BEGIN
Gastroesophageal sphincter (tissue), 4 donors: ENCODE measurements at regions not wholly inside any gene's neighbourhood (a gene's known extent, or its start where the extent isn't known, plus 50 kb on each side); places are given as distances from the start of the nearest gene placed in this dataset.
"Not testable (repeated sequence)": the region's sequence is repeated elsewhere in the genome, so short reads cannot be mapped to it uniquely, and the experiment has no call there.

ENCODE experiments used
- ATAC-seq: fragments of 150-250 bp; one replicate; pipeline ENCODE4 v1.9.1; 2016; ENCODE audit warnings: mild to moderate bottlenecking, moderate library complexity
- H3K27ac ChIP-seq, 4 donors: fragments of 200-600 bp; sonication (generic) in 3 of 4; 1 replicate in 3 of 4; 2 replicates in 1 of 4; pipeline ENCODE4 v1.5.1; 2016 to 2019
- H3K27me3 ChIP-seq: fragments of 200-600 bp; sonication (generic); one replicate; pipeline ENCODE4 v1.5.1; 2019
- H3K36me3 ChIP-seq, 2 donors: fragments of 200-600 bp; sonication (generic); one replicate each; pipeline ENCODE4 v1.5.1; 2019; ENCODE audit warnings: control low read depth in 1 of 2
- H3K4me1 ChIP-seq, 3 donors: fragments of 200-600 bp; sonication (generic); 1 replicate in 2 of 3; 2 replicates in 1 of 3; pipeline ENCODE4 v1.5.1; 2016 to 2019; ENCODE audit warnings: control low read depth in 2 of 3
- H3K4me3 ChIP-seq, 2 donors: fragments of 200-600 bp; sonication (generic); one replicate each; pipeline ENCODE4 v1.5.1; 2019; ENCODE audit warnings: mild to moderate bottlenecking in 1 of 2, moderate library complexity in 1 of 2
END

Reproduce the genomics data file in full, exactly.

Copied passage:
Gastroesophageal sphincter (tissue), 4 donors: ENCODE measurements at regions not wholly inside any gene's neighbourhood (a gene's known extent, or its start where the extent isn't known, plus 50 kb on each side); places are given as distances from the start of the nearest gene placed in this dataset.
"Not testable (repeated sequence)": the region's sequence is repeated elsewhere in the genome, so short reads cannot be mapped to it uniquely, and the experiment has no call there.

ENCODE experiments used
- ATAC-seq: fragments of 150-250 bp; one replicate; pipeline ENCODE4 v1.9.1; 2016; ENCODE audit warnings: mild to moderate bottlenecking, moderate library complexity
- H3K27ac ChIP-seq, 4 donors: fragments of 200-600 bp; sonication (generic) in 3 of 4; 1 replicate in 3 of 4; 2 replicates in 1 of 4; pipeline ENCODE4 v1.5.1; 2016 to 2019
- H3K27me3 ChIP-seq: fragments of 200-600 bp; sonication (generic); one replicate; pipeline ENCODE4 v1.5.1; 2019
- H3K36me3 ChIP-seq, 2 donors: fragments of 200-600 bp; sonication (generic); one replicate each; pipeline ENCODE4 v1.5.1; 2019; ENCODE audit warnings: control low read depth in 1 of 2
- H3K4me1 ChIP-seq, 3 donors: fragments of 200-600 bp; sonication (generic); 1 replicate in 2 of 3; 2 replicates in 1 of 3; pipeline ENCODE4 v1.5.1; 2016 to 2019; ENCODE audit warnings: control low read depth in 2 of 3
- H3K4me3 ChIP-seq, 2 donors: fragments of 200-600 bp; sonication (generic); one replicate each; pipeline ENCODE4 v1.5.1; 2019; ENCODE audit warnings: mild to moderate bottlenecking in 1 of 2, moderate library complexity in 1 of 2